# Paper chromatography

Paper is used to separate mixtures of substances. These are often coloured substances such as food colourings, inks, dyes or plant pigments.

Paper chromatography

1. Water and ethanol solution is heated

## Phases

Chromatography relies on two different 'phases':

• the , which in paper chromatography is very uniform, absorbent paper
• the is the that moves through the paper, carrying different substances with it

The different substances in a mixture are attracted to the two phases in different proportions. This causes them to move at different rates through the paper.

## Interpreting a chromatogram

Separation by chromatography produces a .

A paper chromatogram can be used to distinguish between and impure substances:

• a pure substance produces one spot on the chromatogram
• an impure substance produces two or more spots

A paper chromatogram can also be used to identify substances by comparing them with known substances. Two substances are likely to be the same if:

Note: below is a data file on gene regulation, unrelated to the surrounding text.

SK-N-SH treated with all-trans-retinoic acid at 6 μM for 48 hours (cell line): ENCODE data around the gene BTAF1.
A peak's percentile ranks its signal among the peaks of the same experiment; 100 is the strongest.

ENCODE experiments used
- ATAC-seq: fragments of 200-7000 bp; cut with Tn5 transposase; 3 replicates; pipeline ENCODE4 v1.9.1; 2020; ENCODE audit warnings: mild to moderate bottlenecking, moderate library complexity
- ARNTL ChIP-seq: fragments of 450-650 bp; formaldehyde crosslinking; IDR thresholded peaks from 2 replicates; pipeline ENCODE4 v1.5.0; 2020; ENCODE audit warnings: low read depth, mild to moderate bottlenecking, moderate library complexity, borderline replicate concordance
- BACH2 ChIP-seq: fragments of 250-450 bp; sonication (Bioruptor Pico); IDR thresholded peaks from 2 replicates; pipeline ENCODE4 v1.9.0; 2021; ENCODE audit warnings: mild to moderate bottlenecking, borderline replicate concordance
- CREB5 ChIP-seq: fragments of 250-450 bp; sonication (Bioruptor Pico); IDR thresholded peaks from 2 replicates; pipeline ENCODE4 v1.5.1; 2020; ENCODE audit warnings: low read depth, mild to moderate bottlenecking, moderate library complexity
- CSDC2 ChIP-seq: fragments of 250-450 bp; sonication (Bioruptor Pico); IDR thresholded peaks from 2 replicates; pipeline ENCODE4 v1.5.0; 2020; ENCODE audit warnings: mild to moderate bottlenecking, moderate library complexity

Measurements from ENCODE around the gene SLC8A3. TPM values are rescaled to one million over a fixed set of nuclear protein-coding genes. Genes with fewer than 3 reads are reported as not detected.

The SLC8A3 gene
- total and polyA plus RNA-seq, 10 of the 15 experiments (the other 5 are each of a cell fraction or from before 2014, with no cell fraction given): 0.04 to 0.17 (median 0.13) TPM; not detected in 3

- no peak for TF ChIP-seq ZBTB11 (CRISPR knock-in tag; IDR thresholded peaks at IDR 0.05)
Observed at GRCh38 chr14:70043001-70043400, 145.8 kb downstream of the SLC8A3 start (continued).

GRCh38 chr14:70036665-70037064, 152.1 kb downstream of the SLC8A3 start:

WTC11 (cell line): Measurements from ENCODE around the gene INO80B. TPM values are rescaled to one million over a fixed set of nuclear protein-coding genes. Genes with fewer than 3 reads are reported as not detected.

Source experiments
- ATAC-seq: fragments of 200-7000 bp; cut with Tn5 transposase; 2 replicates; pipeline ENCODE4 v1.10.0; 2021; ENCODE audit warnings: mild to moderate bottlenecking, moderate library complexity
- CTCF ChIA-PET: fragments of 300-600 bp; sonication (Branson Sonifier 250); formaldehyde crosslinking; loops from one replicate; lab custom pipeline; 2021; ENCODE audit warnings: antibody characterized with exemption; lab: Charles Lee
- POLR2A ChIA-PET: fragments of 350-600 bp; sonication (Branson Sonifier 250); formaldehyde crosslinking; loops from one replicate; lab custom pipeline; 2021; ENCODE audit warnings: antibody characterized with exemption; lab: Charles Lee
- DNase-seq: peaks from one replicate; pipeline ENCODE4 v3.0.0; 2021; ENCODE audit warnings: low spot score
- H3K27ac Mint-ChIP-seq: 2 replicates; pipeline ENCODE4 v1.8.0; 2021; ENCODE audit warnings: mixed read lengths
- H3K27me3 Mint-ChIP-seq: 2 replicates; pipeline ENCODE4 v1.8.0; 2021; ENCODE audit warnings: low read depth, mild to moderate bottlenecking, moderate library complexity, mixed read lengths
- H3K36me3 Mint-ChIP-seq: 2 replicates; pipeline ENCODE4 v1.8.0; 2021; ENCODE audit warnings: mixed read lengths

• they produce the same number of spots, and these match in colour
• the spots travel the same distance up the paper (have the same Rf value)
Interpreting the chromatogram for a brown ink

In this chromatogram, the brown ink is made of a mixture of the red, blue and yellow inks. This is because the spots in the brown ink are at the same heights (and have the same Rf value) as the reference inks.

## Rf values

Rf values can be used to identify unknown chemicals if they can be compared to a range of reference substances. The Rf value is always the same for a particular substance.

The Rf value of a spot is calculated using:

Rf =

Rf values vary from 0 (the substance is not attracted at all to the mobile phase) to 1 (the substance is not attracted at all to the stationary phase).

Measurements needed in the formula